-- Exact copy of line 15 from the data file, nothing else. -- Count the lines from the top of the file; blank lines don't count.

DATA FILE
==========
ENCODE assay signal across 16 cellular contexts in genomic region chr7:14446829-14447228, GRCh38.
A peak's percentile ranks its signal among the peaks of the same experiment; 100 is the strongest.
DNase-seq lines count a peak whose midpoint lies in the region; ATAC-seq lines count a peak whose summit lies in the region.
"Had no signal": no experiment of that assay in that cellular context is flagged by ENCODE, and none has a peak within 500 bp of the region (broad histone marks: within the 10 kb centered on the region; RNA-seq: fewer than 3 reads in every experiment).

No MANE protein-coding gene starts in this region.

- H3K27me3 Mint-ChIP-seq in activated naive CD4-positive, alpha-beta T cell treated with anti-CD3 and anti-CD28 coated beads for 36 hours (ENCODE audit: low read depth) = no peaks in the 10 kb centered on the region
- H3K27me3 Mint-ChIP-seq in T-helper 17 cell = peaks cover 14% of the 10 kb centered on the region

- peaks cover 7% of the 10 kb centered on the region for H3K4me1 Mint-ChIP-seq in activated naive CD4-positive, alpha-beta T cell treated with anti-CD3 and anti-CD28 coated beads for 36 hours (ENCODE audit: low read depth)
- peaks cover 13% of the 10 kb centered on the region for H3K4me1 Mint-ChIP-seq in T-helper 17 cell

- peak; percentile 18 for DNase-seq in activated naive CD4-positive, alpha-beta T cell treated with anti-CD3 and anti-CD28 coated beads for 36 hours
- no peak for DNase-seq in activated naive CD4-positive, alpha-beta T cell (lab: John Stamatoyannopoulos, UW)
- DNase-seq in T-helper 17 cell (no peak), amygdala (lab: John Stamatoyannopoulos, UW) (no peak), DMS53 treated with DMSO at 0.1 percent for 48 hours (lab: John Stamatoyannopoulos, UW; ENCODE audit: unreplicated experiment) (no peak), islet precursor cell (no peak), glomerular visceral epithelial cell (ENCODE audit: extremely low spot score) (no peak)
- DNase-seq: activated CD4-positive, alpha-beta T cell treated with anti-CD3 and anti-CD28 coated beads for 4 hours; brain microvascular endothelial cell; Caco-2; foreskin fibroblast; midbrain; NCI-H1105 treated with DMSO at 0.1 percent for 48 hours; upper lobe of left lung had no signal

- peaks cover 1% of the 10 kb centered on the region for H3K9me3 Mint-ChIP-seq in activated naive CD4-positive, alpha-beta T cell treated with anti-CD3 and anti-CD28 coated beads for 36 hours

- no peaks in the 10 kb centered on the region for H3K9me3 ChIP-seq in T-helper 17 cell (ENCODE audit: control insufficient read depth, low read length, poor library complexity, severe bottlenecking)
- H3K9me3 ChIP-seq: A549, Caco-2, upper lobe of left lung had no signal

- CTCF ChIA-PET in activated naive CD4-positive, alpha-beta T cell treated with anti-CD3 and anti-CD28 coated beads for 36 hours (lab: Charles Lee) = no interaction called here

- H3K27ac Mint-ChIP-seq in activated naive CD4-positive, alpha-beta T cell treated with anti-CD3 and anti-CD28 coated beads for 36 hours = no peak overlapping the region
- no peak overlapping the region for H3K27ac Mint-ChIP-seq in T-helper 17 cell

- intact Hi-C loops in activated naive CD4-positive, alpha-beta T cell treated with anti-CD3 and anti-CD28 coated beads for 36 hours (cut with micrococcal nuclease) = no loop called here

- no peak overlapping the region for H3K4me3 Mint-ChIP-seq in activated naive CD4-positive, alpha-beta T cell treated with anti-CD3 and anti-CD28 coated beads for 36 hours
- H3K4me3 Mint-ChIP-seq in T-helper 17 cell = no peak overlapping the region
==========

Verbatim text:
- no peaks in the 10 kb centered on the region for H3K9me3 ChIP-seq in T-helper 17 cell (ENCODE audit: control insufficient read depth, low read length, poor library complexity, severe bottlenecking)